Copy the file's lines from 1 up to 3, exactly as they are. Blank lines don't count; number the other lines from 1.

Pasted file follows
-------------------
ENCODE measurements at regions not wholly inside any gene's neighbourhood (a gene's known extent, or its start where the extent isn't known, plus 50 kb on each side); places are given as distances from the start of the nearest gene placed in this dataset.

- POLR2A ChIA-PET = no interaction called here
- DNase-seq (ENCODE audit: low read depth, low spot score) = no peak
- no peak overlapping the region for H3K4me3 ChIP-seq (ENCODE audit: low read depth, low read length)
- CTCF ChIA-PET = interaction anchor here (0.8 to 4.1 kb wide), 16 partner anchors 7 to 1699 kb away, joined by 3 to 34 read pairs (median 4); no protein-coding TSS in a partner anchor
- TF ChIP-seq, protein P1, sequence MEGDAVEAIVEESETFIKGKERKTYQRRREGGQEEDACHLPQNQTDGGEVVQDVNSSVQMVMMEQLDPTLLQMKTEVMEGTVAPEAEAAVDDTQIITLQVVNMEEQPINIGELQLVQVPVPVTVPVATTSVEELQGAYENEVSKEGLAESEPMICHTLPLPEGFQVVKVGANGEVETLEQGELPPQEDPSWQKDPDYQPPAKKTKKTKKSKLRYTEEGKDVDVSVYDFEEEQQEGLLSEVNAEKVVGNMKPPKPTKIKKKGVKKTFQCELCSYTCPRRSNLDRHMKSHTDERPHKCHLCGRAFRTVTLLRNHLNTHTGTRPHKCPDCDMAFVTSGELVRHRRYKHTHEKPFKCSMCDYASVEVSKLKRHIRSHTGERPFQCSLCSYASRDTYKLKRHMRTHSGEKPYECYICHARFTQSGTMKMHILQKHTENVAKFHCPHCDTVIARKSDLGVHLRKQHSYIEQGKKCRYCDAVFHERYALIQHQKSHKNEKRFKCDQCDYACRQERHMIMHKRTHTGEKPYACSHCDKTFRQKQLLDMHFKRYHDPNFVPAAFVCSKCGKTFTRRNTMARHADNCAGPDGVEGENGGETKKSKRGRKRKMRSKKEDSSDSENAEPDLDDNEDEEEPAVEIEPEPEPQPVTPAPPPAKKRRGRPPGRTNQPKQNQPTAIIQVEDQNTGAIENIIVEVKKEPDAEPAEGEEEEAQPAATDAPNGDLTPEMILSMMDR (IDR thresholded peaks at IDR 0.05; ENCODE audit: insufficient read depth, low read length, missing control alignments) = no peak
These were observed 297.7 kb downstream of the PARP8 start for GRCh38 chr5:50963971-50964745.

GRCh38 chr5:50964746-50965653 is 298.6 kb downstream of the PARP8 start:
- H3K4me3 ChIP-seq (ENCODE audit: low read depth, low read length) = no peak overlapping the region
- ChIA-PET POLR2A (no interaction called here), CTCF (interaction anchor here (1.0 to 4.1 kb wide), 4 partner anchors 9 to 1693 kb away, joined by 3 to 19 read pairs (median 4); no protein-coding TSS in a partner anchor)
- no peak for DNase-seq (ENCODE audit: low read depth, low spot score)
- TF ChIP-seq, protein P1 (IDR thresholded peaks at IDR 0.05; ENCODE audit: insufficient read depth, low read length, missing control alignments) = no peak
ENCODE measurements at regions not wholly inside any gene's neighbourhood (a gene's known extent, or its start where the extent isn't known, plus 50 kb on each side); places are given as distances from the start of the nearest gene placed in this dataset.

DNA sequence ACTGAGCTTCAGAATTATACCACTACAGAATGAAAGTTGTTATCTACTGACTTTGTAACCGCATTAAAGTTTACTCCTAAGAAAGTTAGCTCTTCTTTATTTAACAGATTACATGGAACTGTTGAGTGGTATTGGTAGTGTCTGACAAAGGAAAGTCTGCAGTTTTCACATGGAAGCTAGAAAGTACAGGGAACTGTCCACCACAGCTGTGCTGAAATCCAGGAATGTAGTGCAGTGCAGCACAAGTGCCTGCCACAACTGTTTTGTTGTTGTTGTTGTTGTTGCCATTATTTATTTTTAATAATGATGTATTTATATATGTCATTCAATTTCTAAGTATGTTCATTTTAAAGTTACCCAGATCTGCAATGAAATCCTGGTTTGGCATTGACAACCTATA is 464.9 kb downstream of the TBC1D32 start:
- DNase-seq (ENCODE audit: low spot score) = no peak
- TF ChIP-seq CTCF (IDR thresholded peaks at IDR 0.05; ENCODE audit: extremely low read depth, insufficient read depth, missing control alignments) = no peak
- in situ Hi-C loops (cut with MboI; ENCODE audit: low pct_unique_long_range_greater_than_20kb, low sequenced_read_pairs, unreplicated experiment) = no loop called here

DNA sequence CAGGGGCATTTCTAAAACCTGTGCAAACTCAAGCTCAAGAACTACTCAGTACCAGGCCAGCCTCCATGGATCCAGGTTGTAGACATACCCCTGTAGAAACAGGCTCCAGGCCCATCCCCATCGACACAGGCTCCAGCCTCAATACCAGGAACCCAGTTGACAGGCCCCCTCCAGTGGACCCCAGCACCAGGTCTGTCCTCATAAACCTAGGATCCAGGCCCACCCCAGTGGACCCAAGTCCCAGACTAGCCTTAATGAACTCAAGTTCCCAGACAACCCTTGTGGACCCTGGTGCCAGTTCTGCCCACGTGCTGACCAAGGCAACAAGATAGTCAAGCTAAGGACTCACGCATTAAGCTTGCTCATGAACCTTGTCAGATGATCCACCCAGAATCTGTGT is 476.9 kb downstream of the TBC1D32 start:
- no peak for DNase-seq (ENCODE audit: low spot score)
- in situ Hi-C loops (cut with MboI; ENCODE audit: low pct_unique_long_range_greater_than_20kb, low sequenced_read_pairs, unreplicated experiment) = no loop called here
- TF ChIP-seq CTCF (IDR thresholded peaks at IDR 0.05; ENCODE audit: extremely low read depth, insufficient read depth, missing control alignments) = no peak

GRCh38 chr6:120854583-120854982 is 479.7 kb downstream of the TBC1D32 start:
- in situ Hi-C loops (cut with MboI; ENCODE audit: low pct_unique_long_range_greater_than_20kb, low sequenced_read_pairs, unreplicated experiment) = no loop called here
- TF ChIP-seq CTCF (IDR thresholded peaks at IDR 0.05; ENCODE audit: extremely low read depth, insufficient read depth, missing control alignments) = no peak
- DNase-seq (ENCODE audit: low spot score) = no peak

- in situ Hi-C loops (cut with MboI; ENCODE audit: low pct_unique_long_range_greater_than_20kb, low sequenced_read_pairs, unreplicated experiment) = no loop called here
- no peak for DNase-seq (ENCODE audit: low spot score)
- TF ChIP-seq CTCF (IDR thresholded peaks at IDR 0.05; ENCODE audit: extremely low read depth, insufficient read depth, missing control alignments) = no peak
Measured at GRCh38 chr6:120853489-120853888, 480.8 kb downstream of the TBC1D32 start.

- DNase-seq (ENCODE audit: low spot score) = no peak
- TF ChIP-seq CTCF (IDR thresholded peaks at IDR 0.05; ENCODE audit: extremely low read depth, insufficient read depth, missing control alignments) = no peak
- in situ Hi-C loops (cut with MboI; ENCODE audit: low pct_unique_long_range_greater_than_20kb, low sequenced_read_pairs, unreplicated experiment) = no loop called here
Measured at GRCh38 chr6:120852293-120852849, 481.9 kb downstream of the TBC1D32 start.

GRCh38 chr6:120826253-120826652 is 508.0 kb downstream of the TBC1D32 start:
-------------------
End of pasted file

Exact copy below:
ENCODE measurements at regions not wholly inside any gene's neighbourhood (a gene's known extent, or its start where the extent isn't known, plus 50 kb on each side); places are given as distances from the start of the nearest gene placed in this dataset.

- POLR2A ChIA-PET = no interaction called here
- DNase-seq (ENCODE audit: low read depth, low spot score) = no peak